Go to Settings > Packages and Enter the language package name you want to add snippet for

Click the language-javascript package to go to its settings. In JavaScript Grammar, you can find Scope: source.js. We have selected it in our screenshot for your ease to find.

You can also find the scope name of the file you’ve currently opened in your editor by opening the Command Palette (Ctrl+Shift+P) and typing Editor: Log Cursor Scope. It will show the Scope of the file according to where your Cursor is now positioned.

Did you notice the period(.) before the Scope Name in the code.

The Scope Name for various file types can be found on

2. The second line ‘console.log’: is the Snippet Name. This is the name that shows up below the prefix name in the fuzzy finder window when looking for available Snippets as shown below. You can name it anything you want.

3. The third line ‘prefix’: ‘log’ the Prefix Name. This keyword is the actual prefix or shortcut that triggers the action. On typing, this prefix and hitting the Tab key will expand the code. Here ‘log’ is the prefix or shortcut.

4. The fourth line ‘body’: ‘console.log(${1:”crash”});$2’ is the actual Code Syntax that is expanded when the prefix is entered and Tab key is pressed.

The body has some extra control codes. Let’s see what these are.

Each $ followed by a number is a Tab Stop like $1, $2, $3, $4 and so on. Tab Stop tells the position of the cursor after the Snippet has been triggered. $1 tells where the cursor will be positioned just after the snippet has triggered. In our example, ‘crash’ keyword will be selected. If we press the Tab again, it will go to $2 and place the cursor on the object defined by $2.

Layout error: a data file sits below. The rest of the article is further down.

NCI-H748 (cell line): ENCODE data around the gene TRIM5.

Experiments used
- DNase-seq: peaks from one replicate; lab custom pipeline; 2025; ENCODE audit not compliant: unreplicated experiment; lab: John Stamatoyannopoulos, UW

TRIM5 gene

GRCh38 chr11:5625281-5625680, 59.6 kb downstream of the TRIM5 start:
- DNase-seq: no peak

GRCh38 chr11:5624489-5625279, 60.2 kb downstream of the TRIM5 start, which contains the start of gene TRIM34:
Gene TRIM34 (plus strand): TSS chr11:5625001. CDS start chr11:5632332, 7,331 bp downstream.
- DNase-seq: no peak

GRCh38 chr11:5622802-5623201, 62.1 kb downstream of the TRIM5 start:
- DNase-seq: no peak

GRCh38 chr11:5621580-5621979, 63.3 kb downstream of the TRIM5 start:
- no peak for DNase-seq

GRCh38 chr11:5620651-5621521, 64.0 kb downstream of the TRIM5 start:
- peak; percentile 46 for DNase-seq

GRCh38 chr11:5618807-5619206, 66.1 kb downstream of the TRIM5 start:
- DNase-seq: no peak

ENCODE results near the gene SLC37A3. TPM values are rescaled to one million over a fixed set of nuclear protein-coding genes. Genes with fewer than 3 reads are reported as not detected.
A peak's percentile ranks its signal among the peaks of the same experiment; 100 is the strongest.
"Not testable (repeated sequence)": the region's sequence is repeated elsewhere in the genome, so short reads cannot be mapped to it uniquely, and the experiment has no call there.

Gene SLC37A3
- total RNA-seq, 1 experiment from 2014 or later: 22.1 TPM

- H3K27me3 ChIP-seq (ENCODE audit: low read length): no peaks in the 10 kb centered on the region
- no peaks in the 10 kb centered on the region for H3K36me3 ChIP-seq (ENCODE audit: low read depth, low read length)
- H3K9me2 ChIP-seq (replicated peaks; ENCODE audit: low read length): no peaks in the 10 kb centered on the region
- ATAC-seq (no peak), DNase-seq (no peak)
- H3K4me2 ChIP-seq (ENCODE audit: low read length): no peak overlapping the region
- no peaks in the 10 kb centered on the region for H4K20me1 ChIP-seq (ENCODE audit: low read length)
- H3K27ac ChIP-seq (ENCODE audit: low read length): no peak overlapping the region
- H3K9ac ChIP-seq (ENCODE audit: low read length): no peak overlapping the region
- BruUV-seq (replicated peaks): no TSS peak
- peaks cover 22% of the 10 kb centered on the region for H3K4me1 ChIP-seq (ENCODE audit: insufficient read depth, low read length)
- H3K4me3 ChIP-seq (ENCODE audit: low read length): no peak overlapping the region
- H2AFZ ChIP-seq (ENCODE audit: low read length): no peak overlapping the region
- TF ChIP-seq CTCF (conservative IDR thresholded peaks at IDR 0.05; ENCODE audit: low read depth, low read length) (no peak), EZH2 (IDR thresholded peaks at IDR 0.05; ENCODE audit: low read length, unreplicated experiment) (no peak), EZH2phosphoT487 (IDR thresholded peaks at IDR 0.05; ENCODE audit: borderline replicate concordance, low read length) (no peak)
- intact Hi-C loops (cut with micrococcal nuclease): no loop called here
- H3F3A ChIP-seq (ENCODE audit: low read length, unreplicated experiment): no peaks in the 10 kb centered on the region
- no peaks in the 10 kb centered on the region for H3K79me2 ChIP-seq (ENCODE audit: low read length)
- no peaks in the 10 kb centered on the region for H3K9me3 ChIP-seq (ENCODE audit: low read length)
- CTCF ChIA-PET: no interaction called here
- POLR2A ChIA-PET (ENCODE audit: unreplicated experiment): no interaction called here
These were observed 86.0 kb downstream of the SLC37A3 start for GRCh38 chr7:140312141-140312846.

Congratulations! You’ve made it. So, now you know how to add custom code snippets to your file. But we’re not done yet.

Multi-line Snippet Body

What if you don’t just want a single line code to expand. You want some big or multiline code to get generated on some prefix. Yes. You got me right. There is a way you can have multi-line snippet body under the short prefix. To add multi-line body to a snippet, make use “”” (three double quotation marks). An example is shown below.

No no no. We’re still not over. An amazing thing is yet to be covered. Does it really sound realistic to you to have only one snippet per file? Obviously not. Then there must a way round to have multiple prefixes per file type. Yes, there is. Let’s discuss it.

Multiple Snippets per Source

You can add multiple snippets under the same scope using the format given below. You’ll code it the same way you’ve been doing in the same snippet.cson configuration file. Since we’re adding snippets for the same file type, all the snippets must come under the same scope. Scope Name will occur only once in the code. But you will different Snippet Name, Prefix and Body for different snippets as you add. Below is an illustration of it.

Grabbed the concept?  Bodacious! I hope you’re off the hook now. Let’s use the knowledge and do some coding.